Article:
There is a lot of confusion and overlap between these different approaches, and the Big Two: Grounded Theory and Thematic Coding are often mis-applied and misdescribed as one sentence descriptions of the analysis process in published research. The classic “We applied grounded theory / thematic analysis to analyse the data” is not nearly detailed enough to know exactly how researchers applied these expansive approaches. Braun and Clarke argue that while there is little reason to nitpick about exactly how a procedure is followed, it is important to understand the difference between applying the different approaches. For me this is especially crucial when writing up research methodologies, and when teaching qualitative analysis. Pedagogy suffers when “We applied grounded theory / thematic analysis to analyse the data” is all the detail students can learn about a piece of research that is methodologically interesting to them.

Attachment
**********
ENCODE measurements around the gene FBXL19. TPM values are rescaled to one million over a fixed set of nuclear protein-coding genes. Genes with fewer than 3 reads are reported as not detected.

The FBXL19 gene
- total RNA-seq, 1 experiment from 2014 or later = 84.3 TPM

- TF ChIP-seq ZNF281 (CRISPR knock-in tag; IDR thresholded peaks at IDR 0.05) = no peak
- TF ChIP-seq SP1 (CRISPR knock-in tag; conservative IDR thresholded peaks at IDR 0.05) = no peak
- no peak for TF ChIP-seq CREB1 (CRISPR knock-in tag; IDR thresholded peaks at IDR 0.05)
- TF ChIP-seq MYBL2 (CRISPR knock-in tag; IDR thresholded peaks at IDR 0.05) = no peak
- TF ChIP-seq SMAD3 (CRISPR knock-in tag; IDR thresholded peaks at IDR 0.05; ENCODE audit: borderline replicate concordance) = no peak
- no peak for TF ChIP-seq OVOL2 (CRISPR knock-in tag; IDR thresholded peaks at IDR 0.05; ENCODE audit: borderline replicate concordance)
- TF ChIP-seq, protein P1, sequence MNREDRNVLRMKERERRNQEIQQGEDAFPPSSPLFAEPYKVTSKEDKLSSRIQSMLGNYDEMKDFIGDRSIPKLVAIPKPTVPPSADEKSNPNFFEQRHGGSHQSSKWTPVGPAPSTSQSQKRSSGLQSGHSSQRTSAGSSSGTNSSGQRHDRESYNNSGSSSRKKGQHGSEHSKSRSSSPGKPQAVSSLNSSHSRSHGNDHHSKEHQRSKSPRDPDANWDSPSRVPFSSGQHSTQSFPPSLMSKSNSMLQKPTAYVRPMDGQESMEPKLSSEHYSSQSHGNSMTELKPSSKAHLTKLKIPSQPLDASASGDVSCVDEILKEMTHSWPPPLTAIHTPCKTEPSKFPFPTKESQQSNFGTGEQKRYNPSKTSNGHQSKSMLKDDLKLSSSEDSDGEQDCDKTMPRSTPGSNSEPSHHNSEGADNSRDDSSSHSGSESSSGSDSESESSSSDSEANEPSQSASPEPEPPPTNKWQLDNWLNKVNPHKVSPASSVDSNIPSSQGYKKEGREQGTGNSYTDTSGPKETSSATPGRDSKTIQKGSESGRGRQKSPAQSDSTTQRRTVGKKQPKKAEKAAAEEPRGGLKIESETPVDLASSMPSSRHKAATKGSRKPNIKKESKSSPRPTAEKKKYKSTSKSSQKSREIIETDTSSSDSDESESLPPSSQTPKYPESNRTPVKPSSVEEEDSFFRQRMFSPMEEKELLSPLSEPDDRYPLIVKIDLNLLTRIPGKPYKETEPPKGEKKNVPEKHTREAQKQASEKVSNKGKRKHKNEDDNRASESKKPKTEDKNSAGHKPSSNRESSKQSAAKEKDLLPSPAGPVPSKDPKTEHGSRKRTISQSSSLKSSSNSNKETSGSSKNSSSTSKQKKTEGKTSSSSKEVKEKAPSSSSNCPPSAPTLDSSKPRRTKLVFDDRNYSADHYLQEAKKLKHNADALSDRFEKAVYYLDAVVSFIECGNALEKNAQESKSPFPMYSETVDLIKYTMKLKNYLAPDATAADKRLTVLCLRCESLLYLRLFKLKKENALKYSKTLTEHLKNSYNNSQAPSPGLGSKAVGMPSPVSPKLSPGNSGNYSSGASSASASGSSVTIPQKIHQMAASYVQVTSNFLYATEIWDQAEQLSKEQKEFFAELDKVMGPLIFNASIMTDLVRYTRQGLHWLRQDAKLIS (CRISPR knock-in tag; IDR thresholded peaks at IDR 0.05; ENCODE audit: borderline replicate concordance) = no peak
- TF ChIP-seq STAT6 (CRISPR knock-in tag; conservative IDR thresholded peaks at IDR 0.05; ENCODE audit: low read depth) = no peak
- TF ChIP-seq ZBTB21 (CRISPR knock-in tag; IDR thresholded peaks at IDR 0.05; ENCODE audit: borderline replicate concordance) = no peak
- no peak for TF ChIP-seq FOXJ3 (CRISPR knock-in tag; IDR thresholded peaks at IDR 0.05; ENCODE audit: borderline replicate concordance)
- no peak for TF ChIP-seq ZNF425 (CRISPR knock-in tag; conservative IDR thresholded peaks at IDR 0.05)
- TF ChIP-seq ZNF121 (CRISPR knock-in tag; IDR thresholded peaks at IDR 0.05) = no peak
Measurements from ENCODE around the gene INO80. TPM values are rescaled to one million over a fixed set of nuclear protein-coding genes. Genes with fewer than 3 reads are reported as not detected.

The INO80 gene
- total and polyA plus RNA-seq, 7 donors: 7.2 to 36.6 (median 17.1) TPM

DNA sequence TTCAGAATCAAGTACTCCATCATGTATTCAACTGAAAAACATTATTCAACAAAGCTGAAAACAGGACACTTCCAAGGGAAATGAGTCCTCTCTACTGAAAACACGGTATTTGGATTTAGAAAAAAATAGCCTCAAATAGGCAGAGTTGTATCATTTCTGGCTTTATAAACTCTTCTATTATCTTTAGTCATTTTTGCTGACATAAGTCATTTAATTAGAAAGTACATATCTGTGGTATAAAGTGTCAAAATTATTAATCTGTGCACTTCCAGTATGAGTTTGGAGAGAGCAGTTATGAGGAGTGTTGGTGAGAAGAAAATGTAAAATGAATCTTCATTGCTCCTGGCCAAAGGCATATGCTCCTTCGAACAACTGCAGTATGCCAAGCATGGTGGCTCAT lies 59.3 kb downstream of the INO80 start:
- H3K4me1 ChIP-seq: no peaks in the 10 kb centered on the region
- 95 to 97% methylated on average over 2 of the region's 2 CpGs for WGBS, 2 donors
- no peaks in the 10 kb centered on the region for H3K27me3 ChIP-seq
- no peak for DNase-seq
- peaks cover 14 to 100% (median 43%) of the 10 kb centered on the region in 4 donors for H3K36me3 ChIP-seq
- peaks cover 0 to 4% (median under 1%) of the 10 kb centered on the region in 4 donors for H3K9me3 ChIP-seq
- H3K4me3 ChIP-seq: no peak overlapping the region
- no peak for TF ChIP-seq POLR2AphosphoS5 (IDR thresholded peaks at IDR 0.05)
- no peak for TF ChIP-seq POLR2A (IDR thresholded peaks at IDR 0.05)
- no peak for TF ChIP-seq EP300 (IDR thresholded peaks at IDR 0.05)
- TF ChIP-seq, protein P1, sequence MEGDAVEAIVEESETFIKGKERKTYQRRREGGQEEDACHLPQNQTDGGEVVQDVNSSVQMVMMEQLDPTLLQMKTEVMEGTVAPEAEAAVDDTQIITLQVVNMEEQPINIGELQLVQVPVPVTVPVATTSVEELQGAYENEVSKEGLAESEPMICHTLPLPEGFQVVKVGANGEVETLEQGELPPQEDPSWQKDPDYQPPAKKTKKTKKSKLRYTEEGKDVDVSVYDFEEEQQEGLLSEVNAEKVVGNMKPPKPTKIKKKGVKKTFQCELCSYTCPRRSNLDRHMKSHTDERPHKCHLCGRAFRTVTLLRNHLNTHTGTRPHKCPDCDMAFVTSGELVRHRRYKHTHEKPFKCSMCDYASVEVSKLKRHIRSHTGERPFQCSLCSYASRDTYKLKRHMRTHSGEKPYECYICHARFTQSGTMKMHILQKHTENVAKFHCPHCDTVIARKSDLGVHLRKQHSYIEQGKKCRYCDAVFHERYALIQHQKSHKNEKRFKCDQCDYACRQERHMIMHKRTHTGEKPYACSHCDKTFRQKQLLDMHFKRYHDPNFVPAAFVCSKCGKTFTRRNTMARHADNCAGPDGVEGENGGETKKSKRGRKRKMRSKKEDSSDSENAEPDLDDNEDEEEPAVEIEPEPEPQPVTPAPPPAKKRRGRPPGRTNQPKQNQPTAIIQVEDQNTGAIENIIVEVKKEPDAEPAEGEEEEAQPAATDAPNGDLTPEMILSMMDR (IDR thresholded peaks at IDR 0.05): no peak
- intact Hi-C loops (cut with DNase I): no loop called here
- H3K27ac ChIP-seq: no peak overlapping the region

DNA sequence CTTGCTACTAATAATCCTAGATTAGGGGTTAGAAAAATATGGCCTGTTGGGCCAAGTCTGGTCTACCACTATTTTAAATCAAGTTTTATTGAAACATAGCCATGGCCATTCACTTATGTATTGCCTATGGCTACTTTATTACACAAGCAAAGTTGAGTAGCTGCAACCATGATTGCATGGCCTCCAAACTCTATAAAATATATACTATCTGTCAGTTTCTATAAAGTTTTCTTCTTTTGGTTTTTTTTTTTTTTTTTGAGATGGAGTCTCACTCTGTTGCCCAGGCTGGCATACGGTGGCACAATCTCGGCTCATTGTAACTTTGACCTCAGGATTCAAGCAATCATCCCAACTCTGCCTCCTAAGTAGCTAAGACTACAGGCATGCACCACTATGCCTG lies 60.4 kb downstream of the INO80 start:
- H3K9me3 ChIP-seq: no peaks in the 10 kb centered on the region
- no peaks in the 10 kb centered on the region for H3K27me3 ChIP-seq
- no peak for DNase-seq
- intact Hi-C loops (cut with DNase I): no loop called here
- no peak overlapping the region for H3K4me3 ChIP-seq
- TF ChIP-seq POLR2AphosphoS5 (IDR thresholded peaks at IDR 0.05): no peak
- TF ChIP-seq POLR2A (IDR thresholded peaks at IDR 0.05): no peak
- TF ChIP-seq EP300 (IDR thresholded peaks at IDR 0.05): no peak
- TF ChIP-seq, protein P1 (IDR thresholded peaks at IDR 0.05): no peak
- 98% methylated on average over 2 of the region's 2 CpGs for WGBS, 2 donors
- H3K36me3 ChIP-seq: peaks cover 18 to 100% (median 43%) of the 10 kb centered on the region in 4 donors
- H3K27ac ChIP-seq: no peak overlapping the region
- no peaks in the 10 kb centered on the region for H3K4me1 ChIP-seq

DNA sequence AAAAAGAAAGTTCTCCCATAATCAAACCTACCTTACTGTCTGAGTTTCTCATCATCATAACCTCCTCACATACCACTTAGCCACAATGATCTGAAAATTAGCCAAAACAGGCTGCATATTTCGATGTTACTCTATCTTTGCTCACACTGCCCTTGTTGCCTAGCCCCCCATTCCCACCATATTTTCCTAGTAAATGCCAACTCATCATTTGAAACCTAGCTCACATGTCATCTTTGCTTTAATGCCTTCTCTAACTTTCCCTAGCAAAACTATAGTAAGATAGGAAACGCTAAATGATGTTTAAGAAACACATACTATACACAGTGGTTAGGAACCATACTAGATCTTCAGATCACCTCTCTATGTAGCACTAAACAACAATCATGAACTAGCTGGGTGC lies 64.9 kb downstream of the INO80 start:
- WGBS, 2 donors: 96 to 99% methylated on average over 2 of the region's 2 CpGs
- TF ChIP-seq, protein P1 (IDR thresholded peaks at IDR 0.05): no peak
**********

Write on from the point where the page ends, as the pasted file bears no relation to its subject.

However, at the risk of creating yet-another-intepretation of Thematic Analysis, I would suggest that anyone wanting to learn it go to the resources linked on Braun and Clarke’s website. However, there are also some good resources not linked there, including video tutorials by Clarke and obviously critiques and issues observed by dozens of other authors such as Nowell et al. (2017).